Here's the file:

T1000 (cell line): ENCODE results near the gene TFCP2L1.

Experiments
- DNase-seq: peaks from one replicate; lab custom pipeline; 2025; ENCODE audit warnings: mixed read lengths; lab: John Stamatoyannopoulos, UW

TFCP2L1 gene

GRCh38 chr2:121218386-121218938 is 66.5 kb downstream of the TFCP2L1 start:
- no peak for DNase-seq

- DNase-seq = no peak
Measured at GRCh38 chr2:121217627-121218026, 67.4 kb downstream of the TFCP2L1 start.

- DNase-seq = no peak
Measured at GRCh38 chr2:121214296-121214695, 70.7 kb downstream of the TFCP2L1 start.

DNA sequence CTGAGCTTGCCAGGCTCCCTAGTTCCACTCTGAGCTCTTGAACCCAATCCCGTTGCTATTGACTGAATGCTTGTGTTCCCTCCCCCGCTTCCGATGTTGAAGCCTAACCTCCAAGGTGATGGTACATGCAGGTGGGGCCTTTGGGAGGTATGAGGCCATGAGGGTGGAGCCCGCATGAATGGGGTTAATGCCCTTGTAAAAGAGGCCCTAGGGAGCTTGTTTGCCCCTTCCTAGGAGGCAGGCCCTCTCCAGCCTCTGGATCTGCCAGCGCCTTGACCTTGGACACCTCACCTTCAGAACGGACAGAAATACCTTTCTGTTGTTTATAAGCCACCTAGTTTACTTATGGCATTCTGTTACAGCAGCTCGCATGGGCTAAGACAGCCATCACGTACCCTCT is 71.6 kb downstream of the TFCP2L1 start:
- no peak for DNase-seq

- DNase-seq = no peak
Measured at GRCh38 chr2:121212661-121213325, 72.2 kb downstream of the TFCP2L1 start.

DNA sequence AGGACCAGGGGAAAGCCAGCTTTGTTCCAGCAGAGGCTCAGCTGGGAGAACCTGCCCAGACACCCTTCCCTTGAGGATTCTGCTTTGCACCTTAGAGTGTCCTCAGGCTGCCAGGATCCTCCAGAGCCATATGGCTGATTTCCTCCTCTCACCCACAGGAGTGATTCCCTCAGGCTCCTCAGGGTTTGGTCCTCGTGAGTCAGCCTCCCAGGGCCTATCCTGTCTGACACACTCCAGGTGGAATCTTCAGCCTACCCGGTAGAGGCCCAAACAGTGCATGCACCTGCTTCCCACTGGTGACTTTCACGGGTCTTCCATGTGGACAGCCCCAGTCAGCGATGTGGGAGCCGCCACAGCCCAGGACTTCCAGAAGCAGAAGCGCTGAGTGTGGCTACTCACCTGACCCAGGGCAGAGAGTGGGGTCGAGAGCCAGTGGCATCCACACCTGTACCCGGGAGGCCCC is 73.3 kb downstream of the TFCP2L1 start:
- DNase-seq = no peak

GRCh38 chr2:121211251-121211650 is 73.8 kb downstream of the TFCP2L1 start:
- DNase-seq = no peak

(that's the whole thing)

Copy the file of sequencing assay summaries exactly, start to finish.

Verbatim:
T1000 (cell line): ENCODE results near the gene TFCP2L1.

Experiments
- DNase-seq: peaks from one replicate; lab custom pipeline; 2025; ENCODE audit warnings: mixed read lengths; lab: John Stamatoyannopoulos, UW

TFCP2L1 gene

GRCh38 chr2:121218386-121218938 is 66.5 kb downstream of the TFCP2L1 start:
- no peak for DNase-seq

- DNase-seq = no peak
Measured at GRCh38 chr2:121217627-121218026, 67.4 kb downstream of the TFCP2L1 start.

- DNase-seq = no peak
Measured at GRCh38 chr2:121214296-121214695, 70.7 kb downstream of the TFCP2L1 start.

DNA sequence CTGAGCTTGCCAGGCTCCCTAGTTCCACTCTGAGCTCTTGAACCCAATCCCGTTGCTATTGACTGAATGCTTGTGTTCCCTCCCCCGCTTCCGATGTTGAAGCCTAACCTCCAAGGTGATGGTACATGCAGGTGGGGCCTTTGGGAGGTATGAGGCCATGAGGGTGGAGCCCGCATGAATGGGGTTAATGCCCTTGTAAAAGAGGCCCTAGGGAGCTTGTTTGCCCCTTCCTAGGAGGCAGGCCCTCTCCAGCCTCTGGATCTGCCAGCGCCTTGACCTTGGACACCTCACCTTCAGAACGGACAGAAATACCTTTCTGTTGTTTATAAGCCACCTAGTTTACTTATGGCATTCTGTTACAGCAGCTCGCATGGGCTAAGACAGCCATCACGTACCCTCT is 71.6 kb downstream of the TFCP2L1 start:
- no peak for DNase-seq

- DNase-seq = no peak
Measured at GRCh38 chr2:121212661-121213325, 72.2 kb downstream of the TFCP2L1 start.

DNA sequence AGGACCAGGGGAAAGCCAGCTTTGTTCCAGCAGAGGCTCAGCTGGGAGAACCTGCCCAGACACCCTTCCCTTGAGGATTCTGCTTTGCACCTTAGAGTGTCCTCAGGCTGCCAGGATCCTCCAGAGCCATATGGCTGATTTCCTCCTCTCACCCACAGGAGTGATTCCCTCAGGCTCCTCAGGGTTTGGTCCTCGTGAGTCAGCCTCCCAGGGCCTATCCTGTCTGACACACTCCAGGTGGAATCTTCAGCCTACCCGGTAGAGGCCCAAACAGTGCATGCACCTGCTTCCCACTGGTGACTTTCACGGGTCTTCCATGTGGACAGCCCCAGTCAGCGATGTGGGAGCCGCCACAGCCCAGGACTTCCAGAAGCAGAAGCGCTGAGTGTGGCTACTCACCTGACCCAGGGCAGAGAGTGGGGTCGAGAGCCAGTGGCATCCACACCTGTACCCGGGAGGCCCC is 73.3 kb downstream of the TFCP2L1 start:
- DNase-seq = no peak

GRCh38 chr2:121211251-121211650 is 73.8 kb downstream of the TFCP2L1 start:
- DNase-seq = no peak